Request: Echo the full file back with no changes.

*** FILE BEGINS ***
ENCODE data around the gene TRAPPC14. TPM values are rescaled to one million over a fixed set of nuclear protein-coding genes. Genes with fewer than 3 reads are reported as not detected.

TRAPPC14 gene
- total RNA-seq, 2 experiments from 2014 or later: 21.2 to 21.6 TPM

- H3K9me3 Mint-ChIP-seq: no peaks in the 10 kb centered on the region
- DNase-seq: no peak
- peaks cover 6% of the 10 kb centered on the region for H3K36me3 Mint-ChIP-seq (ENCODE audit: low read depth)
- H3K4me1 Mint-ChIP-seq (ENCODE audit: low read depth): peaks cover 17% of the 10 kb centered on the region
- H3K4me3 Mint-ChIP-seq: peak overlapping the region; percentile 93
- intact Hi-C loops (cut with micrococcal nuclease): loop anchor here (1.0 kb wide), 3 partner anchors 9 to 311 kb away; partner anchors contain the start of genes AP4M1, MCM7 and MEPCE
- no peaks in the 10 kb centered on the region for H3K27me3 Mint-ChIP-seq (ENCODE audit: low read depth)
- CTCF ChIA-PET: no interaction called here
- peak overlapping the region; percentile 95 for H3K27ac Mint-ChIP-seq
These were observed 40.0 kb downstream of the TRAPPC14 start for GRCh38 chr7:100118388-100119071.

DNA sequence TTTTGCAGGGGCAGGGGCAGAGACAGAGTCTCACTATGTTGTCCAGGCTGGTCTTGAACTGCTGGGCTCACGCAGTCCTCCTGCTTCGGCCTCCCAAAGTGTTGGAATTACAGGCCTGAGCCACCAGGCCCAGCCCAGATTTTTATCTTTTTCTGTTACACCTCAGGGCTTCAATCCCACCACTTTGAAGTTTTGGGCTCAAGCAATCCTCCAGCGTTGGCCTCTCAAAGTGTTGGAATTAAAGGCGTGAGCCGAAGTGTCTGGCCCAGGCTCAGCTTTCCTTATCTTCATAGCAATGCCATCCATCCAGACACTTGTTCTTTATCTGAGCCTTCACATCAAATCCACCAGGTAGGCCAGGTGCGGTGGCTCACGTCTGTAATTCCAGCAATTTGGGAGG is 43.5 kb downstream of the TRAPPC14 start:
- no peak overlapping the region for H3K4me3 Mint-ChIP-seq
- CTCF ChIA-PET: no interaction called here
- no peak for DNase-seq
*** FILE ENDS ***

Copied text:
ENCODE data around the gene TRAPPC14. TPM values are rescaled to one million over a fixed set of nuclear protein-coding genes. Genes with fewer than 3 reads are reported as not detected.

TRAPPC14 gene
- total RNA-seq, 2 experiments from 2014 or later: 21.2 to 21.6 TPM

- H3K9me3 Mint-ChIP-seq: no peaks in the 10 kb centered on the region
- DNase-seq: no peak
- peaks cover 6% of the 10 kb centered on the region for H3K36me3 Mint-ChIP-seq (ENCODE audit: low read depth)
- H3K4me1 Mint-ChIP-seq (ENCODE audit: low read depth): peaks cover 17% of the 10 kb centered on the region
- H3K4me3 Mint-ChIP-seq: peak overlapping the region; percentile 93
- intact Hi-C loops (cut with micrococcal nuclease): loop anchor here (1.0 kb wide), 3 partner anchors 9 to 311 kb away; partner anchors contain the start of genes AP4M1, MCM7 and MEPCE
- no peaks in the 10 kb centered on the region for H3K27me3 Mint-ChIP-seq (ENCODE audit: low read depth)
- CTCF ChIA-PET: no interaction called here
- peak overlapping the region; percentile 95 for H3K27ac Mint-ChIP-seq
These were observed 40.0 kb downstream of the TRAPPC14 start for GRCh38 chr7:100118388-100119071.

DNA sequence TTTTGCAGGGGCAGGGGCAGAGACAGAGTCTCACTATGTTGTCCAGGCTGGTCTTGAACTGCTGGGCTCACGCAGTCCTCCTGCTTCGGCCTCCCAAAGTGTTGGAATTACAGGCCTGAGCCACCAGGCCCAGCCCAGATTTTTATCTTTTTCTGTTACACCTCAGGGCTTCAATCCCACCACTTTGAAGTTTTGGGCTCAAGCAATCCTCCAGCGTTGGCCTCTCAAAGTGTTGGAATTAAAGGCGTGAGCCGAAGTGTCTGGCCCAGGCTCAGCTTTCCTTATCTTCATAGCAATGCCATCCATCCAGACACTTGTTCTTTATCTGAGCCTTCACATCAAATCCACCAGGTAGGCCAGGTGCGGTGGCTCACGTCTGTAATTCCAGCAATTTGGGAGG is 43.5 kb downstream of the TRAPPC14 start:
- no peak overlapping the region for H3K4me3 Mint-ChIP-seq
- CTCF ChIA-PET: no interaction called here
- no peak for DNase-seq